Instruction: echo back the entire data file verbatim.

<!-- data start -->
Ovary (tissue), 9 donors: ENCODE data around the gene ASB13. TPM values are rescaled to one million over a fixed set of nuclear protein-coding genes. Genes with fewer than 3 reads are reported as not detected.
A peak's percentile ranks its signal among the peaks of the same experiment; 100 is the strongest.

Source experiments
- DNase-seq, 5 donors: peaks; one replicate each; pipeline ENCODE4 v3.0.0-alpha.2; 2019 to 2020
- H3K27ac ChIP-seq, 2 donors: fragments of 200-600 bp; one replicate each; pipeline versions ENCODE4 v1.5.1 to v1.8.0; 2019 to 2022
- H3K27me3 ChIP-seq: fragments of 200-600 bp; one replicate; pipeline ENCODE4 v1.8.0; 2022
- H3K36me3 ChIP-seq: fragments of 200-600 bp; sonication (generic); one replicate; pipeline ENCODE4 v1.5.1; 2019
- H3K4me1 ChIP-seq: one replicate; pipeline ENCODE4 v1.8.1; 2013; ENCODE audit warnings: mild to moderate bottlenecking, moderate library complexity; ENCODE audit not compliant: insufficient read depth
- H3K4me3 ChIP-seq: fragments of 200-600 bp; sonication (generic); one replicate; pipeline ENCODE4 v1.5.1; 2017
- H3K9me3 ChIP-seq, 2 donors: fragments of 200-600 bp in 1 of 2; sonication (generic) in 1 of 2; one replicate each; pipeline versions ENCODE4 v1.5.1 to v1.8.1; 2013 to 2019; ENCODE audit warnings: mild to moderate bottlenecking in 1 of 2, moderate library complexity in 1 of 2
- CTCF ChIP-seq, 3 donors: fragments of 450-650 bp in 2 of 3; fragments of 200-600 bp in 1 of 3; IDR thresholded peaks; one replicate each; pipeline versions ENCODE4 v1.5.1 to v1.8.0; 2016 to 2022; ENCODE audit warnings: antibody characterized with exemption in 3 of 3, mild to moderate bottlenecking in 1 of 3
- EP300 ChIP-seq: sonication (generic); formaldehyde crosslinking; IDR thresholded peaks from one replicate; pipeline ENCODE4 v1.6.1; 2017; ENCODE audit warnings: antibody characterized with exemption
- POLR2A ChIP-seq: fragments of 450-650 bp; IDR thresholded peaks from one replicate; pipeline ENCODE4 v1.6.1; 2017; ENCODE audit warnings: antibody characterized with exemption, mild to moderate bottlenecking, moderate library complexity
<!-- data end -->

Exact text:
Ovary (tissue), 9 donors: ENCODE data around the gene ASB13. TPM values are rescaled to one million over a fixed set of nuclear protein-coding genes. Genes with fewer than 3 reads are reported as not detected.
A peak's percentile ranks its signal among the peaks of the same experiment; 100 is the strongest.

Source experiments
- DNase-seq, 5 donors: peaks; one replicate each; pipeline ENCODE4 v3.0.0-alpha.2; 2019 to 2020
- H3K27ac ChIP-seq, 2 donors: fragments of 200-600 bp; one replicate each; pipeline versions ENCODE4 v1.5.1 to v1.8.0; 2019 to 2022
- H3K27me3 ChIP-seq: fragments of 200-600 bp; one replicate; pipeline ENCODE4 v1.8.0; 2022
- H3K36me3 ChIP-seq: fragments of 200-600 bp; sonication (generic); one replicate; pipeline ENCODE4 v1.5.1; 2019
- H3K4me1 ChIP-seq: one replicate; pipeline ENCODE4 v1.8.1; 2013; ENCODE audit warnings: mild to moderate bottlenecking, moderate library complexity; ENCODE audit not compliant: insufficient read depth
- H3K4me3 ChIP-seq: fragments of 200-600 bp; sonication (generic); one replicate; pipeline ENCODE4 v1.5.1; 2017
- H3K9me3 ChIP-seq, 2 donors: fragments of 200-600 bp in 1 of 2; sonication (generic) in 1 of 2; one replicate each; pipeline versions ENCODE4 v1.5.1 to v1.8.1; 2013 to 2019; ENCODE audit warnings: mild to moderate bottlenecking in 1 of 2, moderate library complexity in 1 of 2
- CTCF ChIP-seq, 3 donors: fragments of 450-650 bp in 2 of 3; fragments of 200-600 bp in 1 of 3; IDR thresholded peaks; one replicate each; pipeline versions ENCODE4 v1.5.1 to v1.8.0; 2016 to 2022; ENCODE audit warnings: antibody characterized with exemption in 3 of 3, mild to moderate bottlenecking in 1 of 3
- EP300 ChIP-seq: sonication (generic); formaldehyde crosslinking; IDR thresholded peaks from one replicate; pipeline ENCODE4 v1.6.1; 2017; ENCODE audit warnings: antibody characterized with exemption
- POLR2A ChIP-seq: fragments of 450-650 bp; IDR thresholded peaks from one replicate; pipeline ENCODE4 v1.6.1; 2017; ENCODE audit warnings: antibody characterized with exemption, mild to moderate bottlenecking, moderate library complexity